Lawyer Proves the Other Side's Case in a Disciplinary Proceeding
Over at my home blog, My Shingle, I've posted on an interesting disciplinary matter unfolding in Colorado. According to the Denver Post, back in 2007 attorney Mark Brennan won a substantial verdict for his client in an employment matter in federal court, only to have it snatched away by the judge as sanction for Brennan's inappropriate conduct during the trial. Brennan's client eventually settled the case for $850,000 with the defendant, but the bar brought ethics charges against Brennan.
Understandably, Brennan is frustrated -- he got a good result for his client and now he's being taken to task. Unfortunately, Brennan's frustration shows at the ethics proceedings in videos like this one, where Brennan shoved, cursed and glowered at ethics counsel. As a result of that action, the bar is now apparently thinking about referring the case to criminal prosecutors to consider charges.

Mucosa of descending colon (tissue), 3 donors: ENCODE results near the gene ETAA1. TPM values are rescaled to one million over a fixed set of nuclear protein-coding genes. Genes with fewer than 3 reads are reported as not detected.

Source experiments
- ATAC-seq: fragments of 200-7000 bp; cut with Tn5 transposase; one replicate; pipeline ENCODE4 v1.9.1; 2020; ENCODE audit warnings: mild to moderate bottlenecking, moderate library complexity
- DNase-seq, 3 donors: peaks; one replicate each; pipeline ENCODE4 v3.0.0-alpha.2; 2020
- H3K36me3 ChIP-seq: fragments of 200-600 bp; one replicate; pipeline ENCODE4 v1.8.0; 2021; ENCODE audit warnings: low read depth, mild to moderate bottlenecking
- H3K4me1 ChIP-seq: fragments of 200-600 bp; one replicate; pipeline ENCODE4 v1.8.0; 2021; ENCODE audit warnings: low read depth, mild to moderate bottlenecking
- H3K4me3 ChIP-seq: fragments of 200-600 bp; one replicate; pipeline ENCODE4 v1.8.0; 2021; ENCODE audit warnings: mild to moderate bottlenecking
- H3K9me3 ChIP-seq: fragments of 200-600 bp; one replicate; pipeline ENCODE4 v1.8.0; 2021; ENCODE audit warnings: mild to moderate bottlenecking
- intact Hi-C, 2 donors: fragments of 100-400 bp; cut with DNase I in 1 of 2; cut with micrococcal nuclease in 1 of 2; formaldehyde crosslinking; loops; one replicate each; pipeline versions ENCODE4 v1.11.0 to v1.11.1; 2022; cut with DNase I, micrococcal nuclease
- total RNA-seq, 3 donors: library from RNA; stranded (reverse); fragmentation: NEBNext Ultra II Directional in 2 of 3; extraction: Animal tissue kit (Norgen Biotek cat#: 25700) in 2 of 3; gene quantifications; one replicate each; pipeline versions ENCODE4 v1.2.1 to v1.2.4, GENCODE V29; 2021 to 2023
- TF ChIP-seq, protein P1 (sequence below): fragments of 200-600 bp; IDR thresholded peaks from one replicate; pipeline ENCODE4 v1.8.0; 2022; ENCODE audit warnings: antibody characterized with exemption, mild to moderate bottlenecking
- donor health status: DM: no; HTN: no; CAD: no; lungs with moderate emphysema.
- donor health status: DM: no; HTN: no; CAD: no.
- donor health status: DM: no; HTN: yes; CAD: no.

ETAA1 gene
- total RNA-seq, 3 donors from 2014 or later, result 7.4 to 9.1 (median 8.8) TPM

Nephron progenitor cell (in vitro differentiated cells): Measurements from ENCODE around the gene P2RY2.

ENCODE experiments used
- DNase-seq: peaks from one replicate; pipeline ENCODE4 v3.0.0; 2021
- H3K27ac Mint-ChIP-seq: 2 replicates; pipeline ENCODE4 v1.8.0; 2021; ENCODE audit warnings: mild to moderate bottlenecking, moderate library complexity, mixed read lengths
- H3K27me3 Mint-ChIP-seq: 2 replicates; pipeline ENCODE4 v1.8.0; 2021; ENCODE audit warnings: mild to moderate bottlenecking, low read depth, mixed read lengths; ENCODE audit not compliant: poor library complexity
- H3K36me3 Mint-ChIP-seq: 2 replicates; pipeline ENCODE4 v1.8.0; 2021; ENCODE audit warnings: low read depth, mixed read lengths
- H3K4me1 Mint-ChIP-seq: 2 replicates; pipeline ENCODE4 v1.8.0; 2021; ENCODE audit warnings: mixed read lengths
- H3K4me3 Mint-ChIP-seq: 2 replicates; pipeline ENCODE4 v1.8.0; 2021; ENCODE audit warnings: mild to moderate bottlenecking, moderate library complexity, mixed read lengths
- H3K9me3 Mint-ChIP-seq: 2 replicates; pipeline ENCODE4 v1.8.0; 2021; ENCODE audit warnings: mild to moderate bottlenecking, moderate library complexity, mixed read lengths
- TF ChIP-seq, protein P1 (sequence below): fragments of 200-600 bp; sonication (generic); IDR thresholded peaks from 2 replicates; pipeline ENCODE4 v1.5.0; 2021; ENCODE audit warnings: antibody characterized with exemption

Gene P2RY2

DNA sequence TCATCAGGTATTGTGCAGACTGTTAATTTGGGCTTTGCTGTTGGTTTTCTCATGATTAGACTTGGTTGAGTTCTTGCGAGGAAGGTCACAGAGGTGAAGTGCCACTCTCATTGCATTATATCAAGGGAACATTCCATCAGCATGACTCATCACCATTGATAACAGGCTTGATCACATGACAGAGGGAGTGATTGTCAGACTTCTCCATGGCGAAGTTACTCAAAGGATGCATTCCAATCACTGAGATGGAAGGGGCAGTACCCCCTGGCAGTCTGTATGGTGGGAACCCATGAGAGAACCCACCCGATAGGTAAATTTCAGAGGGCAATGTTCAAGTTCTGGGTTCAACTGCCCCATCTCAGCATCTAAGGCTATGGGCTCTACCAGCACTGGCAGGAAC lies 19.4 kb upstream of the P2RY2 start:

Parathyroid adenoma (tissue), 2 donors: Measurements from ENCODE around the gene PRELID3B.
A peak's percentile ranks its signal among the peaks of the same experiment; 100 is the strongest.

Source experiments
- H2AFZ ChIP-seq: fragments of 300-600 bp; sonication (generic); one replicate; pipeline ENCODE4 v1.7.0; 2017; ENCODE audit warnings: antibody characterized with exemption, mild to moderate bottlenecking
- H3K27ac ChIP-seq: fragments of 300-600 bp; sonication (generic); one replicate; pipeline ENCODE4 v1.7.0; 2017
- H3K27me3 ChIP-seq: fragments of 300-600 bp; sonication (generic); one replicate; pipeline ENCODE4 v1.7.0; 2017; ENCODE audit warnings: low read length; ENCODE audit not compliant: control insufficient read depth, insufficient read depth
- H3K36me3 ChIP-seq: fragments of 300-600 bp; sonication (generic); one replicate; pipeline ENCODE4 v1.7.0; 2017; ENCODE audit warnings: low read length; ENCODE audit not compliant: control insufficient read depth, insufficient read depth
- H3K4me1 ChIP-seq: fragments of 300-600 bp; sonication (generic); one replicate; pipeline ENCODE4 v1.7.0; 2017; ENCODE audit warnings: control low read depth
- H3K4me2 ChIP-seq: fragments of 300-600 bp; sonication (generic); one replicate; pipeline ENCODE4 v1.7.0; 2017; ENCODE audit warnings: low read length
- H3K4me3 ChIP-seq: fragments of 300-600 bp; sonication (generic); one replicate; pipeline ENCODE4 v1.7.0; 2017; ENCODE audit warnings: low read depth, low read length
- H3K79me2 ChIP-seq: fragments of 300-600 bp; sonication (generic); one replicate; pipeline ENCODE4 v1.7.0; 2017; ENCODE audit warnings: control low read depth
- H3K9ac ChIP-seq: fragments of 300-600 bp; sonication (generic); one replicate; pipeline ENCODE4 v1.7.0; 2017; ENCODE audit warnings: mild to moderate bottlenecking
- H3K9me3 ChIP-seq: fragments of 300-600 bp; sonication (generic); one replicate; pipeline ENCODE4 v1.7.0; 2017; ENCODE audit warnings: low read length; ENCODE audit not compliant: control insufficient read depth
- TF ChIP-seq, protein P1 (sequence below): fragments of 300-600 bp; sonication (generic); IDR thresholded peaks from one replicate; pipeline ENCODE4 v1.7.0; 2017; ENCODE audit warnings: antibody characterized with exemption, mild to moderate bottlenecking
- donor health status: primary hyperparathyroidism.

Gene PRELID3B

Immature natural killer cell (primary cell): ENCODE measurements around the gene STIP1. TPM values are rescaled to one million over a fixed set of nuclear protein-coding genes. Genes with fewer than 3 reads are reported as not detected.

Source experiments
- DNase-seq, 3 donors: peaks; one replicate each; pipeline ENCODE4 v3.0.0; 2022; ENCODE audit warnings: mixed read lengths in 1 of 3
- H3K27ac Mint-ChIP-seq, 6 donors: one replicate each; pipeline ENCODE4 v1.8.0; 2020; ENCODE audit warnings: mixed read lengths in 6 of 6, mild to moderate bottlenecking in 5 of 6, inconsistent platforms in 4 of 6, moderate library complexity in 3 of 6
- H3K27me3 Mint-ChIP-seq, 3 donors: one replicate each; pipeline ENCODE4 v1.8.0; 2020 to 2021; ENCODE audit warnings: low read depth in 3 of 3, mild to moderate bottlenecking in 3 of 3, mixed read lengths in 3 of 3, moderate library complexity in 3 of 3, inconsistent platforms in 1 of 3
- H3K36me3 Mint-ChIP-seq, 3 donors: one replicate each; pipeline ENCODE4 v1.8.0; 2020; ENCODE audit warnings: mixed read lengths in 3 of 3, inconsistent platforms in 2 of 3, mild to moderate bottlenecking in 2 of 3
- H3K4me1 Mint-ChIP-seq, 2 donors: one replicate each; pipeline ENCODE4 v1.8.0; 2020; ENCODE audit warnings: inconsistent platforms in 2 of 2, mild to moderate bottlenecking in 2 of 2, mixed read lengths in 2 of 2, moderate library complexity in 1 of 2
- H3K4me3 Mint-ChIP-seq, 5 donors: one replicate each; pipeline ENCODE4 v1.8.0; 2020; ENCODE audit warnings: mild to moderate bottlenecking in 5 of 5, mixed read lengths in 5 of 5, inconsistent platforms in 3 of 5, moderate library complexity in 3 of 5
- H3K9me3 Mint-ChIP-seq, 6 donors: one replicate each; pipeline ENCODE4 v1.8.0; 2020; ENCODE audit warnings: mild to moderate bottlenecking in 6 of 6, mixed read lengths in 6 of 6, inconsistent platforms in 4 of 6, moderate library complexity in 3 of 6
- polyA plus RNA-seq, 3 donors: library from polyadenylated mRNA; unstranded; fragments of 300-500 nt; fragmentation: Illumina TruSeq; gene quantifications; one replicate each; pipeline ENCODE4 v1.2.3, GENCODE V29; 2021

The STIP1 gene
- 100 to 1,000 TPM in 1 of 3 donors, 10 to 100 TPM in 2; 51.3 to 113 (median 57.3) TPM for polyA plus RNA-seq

I get that Brennan feels he's being targeted, but as I describe in more detail in my post, why Brennan chose to represent himself is beyond me. All Brennan is accomplishing is proving the other side's case -- and the old adage that the lawyer who represents himself has a fool for a client.
Posted by Carolyn Elefant on July 22, 2009 at 03:14 PM | Permalink
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